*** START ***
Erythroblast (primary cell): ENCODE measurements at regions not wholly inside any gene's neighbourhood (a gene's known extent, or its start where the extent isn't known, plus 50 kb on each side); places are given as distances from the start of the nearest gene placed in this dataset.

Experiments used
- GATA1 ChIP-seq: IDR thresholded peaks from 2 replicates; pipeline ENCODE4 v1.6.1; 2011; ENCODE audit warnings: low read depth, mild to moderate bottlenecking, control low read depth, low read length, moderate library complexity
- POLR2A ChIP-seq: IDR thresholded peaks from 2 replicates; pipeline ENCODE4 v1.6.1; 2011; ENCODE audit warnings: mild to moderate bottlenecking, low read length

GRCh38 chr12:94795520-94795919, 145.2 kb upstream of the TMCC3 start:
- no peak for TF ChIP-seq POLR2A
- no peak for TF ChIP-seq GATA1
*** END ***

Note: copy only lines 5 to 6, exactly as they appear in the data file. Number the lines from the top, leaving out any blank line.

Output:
GRCh38 chr12:94795520-94795919, 145.2 kb upstream of the TMCC3 start:
- no peak for TF ChIP-seq POLR2A